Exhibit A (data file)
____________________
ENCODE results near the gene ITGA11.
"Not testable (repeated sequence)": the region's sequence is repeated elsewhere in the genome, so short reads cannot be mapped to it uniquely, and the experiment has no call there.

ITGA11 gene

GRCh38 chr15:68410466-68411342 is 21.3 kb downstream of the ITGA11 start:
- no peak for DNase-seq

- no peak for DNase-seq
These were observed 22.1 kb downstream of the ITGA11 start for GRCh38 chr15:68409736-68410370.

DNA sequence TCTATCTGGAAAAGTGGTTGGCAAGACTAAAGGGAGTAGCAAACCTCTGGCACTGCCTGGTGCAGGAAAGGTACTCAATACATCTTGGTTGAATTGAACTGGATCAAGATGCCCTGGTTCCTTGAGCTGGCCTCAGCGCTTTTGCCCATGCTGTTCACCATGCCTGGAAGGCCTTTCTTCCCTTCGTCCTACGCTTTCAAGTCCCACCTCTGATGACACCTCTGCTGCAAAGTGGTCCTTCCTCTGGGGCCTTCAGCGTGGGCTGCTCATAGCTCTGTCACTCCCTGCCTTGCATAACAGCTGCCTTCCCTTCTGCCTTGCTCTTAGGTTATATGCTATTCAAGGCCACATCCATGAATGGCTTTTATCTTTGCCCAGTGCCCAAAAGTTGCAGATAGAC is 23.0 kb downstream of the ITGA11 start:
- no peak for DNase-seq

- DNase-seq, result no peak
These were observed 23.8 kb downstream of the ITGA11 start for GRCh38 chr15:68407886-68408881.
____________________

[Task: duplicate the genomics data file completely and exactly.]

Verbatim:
ENCODE results near the gene ITGA11.
"Not testable (repeated sequence)": the region's sequence is repeated elsewhere in the genome, so short reads cannot be mapped to it uniquely, and the experiment has no call there.

ITGA11 gene

GRCh38 chr15:68410466-68411342 is 21.3 kb downstream of the ITGA11 start:
- no peak for DNase-seq

- no peak for DNase-seq
These were observed 22.1 kb downstream of the ITGA11 start for GRCh38 chr15:68409736-68410370.

DNA sequence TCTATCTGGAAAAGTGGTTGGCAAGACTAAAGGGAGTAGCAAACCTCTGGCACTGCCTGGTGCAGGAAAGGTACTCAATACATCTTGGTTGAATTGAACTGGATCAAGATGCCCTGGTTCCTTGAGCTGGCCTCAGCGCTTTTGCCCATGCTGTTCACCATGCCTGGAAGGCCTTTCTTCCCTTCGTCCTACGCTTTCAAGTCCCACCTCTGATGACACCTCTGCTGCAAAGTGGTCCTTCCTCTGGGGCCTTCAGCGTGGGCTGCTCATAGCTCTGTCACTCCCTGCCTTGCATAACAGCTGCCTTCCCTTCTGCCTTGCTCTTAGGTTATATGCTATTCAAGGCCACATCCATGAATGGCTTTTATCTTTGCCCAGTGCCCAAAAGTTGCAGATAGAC is 23.0 kb downstream of the ITGA11 start:
- no peak for DNase-seq

- DNase-seq, result no peak
These were observed 23.8 kb downstream of the ITGA11 start for GRCh38 chr15:68407886-68408881.